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Harper sharpens his hockey skills in WHL facing tough competition

Posted: November 23, 2008 8:23 p.m.
Updated: November 24, 2008 4:55 a.m.

Valencia graduate, Shane Harper, plays right wing for the Western Hockey League's Everett Silvertips where he has scored 24 points in 24 games. His experience in the WHL could land him in NHL.

Skating hard and scoring goals 86 miles south of the U.S.-Canadian border, Valencia graduate Shane Harper is sharpening his skills while playing right wing for the Everett Silvertips.

The 19-year-old has been a fast learner with 24 points in his first 24 games this season - third on the team - playing in the Western Hockey League in Everett, Wash. It is one of the biggest feeders into the National Hockey League.

He plays close to 80 percent of his games in Canada.

"The play's a lot faster," Harper said. "You have to move the puck faster. I'm happy, but I guess you always want to do better."

The first-line player has come a long way from playing in peewee leagues as a 6-year-old at Ice Station Valencia. In 2005, while playing for Valencia High's club hockey team, he won the Most Valuable Player. On May 27, 2005, in the championship game of the Ice Station High School Hockey League, he racked up a hat trick in a 5-3 win over West Valley.

This season, Harper has scored eight goals in his third season, good for fourth on the Silvertips.

Everett is 13-8-3, third in the U.S. Division of the Western Conference.

Last season, Harper scored 17 goals and had 26 assists for Everett. The 5-foot, 10-inch, 190-pound winger helped the Silvertips reach the first round of the WHL Playoffs, where they lost in the first round to Spokane.

Since he was 17, Harper has been eligible to enter the National Hockey League Draft. He said he did not know if or where he would be drafted.

But the dream of playing in the NHL is certainly there.
"I feel confident I can make it," Harper said. "It's my dream, it's not going to stop. You never know. If I have a great year, I'll have a shot. If I step it up, maybe I'll get drafted. There are 15 or 20 NHL scouts at some of our games."

Harper plays on the same line with left wing Kyle Beach, who was drafted in the first round by the Chicago Blackhawks. He also played against former Tri-City goaltender Carey Price, who is now with the Montreal Canadiens. Last season, Price led all NHL rookie goalies in wins with 24.

One of Harper's self-described best goals came on Feb. 16, 2007, in a 4-3 shootout win over Kelowna from British Columbia.

"I scored the game-winner," Harper said. "It was a cool move, it was one-handed. It was all over YouTube."

This season, Harper scored one goal and dished out two assists in a 7-6 overtime win over Tri-City. On Oct. 18, he scored once and added three assists in an 8-6 win over Kelowna.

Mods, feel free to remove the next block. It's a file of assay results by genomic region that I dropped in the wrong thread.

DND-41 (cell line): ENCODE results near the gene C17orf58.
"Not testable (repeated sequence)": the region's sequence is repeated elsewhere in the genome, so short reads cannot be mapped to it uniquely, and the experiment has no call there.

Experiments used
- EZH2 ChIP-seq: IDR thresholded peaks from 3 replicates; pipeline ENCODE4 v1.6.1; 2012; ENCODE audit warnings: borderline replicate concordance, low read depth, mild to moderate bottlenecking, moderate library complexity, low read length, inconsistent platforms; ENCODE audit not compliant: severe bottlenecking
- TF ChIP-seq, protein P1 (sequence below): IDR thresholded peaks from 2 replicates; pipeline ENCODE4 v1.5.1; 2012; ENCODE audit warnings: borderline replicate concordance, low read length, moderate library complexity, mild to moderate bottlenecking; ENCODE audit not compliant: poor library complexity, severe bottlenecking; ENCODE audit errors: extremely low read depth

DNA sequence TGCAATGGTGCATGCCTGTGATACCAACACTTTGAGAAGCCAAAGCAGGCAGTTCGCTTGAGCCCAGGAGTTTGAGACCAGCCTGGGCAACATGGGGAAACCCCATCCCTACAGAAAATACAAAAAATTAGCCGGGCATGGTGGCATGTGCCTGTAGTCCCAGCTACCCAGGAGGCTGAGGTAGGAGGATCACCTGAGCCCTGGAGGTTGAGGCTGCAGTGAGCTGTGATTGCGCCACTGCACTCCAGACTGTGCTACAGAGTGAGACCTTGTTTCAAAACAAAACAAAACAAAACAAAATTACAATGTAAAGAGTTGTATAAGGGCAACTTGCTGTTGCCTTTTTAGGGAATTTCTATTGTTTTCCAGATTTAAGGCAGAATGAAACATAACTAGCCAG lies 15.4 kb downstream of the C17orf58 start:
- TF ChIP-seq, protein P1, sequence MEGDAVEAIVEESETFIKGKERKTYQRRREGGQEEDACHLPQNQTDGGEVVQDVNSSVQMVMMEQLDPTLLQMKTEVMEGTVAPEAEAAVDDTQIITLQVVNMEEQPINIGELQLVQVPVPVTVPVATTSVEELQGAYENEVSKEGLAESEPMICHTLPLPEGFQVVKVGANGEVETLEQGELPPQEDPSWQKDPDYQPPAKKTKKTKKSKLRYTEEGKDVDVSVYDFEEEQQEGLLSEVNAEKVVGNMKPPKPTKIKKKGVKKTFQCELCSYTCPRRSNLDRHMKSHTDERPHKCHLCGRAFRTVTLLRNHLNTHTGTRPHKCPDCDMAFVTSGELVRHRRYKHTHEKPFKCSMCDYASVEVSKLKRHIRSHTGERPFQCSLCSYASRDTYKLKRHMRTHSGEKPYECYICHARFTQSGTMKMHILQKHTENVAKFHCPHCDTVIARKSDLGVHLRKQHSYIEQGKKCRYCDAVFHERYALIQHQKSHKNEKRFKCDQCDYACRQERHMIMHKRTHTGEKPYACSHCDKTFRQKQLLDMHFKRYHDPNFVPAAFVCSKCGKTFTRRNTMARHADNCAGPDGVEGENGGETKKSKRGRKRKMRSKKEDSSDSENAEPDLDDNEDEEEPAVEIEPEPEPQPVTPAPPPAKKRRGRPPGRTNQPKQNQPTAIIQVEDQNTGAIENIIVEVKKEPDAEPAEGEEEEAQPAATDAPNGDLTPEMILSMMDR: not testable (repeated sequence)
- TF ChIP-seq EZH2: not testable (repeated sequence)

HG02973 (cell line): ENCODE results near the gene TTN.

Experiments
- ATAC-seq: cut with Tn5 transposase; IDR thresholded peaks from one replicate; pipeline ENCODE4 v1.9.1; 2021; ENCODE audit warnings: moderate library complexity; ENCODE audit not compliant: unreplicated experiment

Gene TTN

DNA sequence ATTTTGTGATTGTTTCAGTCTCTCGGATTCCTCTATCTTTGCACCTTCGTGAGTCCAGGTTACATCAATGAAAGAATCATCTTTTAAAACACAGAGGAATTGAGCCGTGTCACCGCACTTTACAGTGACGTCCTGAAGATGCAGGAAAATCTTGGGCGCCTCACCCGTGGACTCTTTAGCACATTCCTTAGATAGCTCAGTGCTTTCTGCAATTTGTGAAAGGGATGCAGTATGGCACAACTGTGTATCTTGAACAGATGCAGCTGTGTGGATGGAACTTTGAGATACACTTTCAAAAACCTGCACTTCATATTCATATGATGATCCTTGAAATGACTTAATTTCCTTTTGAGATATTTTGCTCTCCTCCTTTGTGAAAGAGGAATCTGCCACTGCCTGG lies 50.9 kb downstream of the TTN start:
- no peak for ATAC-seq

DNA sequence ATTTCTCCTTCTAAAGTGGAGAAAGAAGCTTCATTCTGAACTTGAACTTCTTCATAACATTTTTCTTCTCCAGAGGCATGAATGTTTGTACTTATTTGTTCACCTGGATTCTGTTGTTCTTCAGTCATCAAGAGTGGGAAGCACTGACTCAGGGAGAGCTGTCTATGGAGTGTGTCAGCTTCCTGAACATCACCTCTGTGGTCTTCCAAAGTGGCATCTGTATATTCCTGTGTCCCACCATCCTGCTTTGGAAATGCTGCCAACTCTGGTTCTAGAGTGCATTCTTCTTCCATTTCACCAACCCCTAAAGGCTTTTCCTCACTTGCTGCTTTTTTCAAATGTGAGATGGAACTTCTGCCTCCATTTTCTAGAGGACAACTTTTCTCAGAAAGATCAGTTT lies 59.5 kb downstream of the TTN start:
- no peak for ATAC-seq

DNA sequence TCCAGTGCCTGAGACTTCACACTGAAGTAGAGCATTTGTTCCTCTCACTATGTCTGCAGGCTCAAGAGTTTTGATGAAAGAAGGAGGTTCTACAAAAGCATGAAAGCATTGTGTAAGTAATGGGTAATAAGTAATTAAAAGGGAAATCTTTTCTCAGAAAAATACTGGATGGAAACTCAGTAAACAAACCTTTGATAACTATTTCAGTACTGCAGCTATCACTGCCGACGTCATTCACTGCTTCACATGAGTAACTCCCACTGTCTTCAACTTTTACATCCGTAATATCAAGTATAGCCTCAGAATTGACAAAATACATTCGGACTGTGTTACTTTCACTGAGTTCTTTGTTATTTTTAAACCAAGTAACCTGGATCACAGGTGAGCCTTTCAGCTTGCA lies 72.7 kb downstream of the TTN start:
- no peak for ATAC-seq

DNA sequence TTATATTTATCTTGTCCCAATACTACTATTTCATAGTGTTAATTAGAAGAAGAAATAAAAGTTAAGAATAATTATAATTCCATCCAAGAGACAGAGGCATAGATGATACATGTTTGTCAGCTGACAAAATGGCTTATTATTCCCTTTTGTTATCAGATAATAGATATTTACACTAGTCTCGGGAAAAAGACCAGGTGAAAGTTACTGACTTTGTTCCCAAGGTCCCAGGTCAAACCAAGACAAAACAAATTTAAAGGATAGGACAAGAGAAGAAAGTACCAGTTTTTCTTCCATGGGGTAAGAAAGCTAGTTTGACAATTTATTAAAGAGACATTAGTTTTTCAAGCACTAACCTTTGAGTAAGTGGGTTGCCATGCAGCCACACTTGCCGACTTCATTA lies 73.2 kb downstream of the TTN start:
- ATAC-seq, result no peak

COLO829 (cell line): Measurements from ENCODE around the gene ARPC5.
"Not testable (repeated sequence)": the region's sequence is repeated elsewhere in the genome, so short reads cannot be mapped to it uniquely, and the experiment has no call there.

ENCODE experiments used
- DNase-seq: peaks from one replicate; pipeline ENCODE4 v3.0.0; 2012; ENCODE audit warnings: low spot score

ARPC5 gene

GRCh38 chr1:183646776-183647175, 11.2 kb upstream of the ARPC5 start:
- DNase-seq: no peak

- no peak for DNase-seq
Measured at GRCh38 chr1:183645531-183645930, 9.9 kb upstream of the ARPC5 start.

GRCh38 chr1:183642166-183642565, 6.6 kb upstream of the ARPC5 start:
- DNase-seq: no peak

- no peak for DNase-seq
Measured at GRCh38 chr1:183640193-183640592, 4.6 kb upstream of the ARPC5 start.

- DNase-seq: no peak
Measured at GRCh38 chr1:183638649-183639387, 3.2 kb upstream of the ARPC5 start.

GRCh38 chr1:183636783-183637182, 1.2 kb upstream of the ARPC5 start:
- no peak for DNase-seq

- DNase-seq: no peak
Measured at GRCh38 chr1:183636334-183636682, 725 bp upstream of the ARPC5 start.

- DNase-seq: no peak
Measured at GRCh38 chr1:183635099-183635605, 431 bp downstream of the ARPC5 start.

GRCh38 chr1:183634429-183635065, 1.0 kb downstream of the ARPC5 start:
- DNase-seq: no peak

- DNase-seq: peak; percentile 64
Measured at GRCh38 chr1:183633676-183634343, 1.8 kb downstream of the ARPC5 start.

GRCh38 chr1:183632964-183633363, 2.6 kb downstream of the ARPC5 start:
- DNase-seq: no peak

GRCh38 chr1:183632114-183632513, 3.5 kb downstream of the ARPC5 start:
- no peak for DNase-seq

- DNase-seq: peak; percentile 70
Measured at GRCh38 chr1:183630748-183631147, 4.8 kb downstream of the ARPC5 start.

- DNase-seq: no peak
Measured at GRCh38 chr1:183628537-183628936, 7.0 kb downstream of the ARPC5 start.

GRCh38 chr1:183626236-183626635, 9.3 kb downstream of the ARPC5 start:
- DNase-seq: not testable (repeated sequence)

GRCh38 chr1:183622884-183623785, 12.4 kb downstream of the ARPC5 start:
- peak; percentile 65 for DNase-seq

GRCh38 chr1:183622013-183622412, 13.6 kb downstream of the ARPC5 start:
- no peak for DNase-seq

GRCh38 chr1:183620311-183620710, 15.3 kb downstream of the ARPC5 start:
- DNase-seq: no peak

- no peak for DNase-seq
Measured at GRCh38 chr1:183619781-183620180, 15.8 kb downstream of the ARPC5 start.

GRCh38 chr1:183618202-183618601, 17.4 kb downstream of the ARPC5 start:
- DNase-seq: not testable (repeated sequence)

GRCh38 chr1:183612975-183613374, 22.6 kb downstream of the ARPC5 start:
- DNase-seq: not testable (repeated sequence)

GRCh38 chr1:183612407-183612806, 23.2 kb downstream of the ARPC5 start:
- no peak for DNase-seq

Harper began playing for Everett in the 2005-06 season, as a 16-year-old free agent. He attended Valencia as a freshman and sophomore, before moving to Everett High School as a junior and most of his senior year.

"I wasn't sure if I wanted to sign or go to college," Harper said. "I ended up loving it, so I stayed here."
Since he was signed by Everett, Harper has gotten adjusted to life on the road.

Everett plays 72 games per season and Harper only missed one last season. He now lives alone but close to his teammates.

"Being alone, you learn responsibility," Harper said. "You have to prepare for road games a day or two early. We play a lot of games per week, so it wears on your body."

Some of that wear and tear involved Harper's teeth. Three weeks ago, he broke two of his teeth near the front of his mouth. The injury requires him to wear a full cage.

"Someone was trying to score and I tried to block the shot," Harper said. "The puck hit me and I went down. There was a big old puddle of blood."

Harper's parents have been able to visit him two or three times per season. There is a Parents Day every January. His games also stream over the Internet, so anyone can watch him play.

"He's developed quite a bit," said Mike Harper, Shane's father. "It's the most difficult minor league in the world, second to one in Russia. It's very unusual to have a 16-year-old playing at that high a level."

Harper's first two seasons with Everett were spent playing with former NHL head coach Kevin Constantine, who formerly coached the San Jose Sharks, Pittsburgh Penguins and New Jersey Devils from 1993 to 2002.

Constantine preached more of a defensive style, as opposed to current head coach John Becanic's more offensive preferences.

"It was stifling his offensive creativity, but it made him a better overall player," Mike Harper said. "His scoring went up these past two years."

In 2007, Harper was able to transfer back to Valencia High in order to graduate with people he grew up with.


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